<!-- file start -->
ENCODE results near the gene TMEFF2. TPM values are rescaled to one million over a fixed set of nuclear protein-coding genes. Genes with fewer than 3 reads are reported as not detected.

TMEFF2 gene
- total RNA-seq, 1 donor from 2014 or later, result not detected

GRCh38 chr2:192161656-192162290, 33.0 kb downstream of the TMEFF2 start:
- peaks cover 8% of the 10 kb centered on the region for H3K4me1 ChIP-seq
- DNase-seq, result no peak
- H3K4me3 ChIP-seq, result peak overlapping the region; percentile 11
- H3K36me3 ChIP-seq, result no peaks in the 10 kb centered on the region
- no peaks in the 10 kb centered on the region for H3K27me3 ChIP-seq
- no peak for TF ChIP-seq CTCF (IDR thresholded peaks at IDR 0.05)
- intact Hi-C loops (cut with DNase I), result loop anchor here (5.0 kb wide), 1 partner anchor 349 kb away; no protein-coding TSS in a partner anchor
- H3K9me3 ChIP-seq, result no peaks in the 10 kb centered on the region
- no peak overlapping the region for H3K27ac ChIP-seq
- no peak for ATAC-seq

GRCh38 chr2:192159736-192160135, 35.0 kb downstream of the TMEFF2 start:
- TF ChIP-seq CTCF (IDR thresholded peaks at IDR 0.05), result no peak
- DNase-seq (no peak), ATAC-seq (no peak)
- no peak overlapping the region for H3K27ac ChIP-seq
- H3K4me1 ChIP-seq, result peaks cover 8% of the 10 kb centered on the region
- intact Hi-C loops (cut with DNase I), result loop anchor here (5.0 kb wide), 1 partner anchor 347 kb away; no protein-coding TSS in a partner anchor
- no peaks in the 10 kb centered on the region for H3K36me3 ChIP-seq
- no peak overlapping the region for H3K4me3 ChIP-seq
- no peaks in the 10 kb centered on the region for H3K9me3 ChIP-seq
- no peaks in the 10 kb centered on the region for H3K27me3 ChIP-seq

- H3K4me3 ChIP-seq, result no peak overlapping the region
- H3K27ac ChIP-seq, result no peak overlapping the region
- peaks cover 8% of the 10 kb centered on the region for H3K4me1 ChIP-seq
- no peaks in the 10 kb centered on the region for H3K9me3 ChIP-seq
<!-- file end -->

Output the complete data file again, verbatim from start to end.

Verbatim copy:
ENCODE results near the gene TMEFF2. TPM values are rescaled to one million over a fixed set of nuclear protein-coding genes. Genes with fewer than 3 reads are reported as not detected.

TMEFF2 gene
- total RNA-seq, 1 donor from 2014 or later, result not detected

GRCh38 chr2:192161656-192162290, 33.0 kb downstream of the TMEFF2 start:
- peaks cover 8% of the 10 kb centered on the region for H3K4me1 ChIP-seq
- DNase-seq, result no peak
- H3K4me3 ChIP-seq, result peak overlapping the region; percentile 11
- H3K36me3 ChIP-seq, result no peaks in the 10 kb centered on the region
- no peaks in the 10 kb centered on the region for H3K27me3 ChIP-seq
- no peak for TF ChIP-seq CTCF (IDR thresholded peaks at IDR 0.05)
- intact Hi-C loops (cut with DNase I), result loop anchor here (5.0 kb wide), 1 partner anchor 349 kb away; no protein-coding TSS in a partner anchor
- H3K9me3 ChIP-seq, result no peaks in the 10 kb centered on the region
- no peak overlapping the region for H3K27ac ChIP-seq
- no peak for ATAC-seq

GRCh38 chr2:192159736-192160135, 35.0 kb downstream of the TMEFF2 start:
- TF ChIP-seq CTCF (IDR thresholded peaks at IDR 0.05), result no peak
- DNase-seq (no peak), ATAC-seq (no peak)
- no peak overlapping the region for H3K27ac ChIP-seq
- H3K4me1 ChIP-seq, result peaks cover 8% of the 10 kb centered on the region
- intact Hi-C loops (cut with DNase I), result loop anchor here (5.0 kb wide), 1 partner anchor 347 kb away; no protein-coding TSS in a partner anchor
- no peaks in the 10 kb centered on the region for H3K36me3 ChIP-seq
- no peak overlapping the region for H3K4me3 ChIP-seq
- no peaks in the 10 kb centered on the region for H3K9me3 ChIP-seq
- no peaks in the 10 kb centered on the region for H3K27me3 ChIP-seq

- H3K4me3 ChIP-seq, result no peak overlapping the region
- H3K27ac ChIP-seq, result no peak overlapping the region
- peaks cover 8% of the 10 kb centered on the region for H3K4me1 ChIP-seq
- no peaks in the 10 kb centered on the region for H3K9me3 ChIP-seq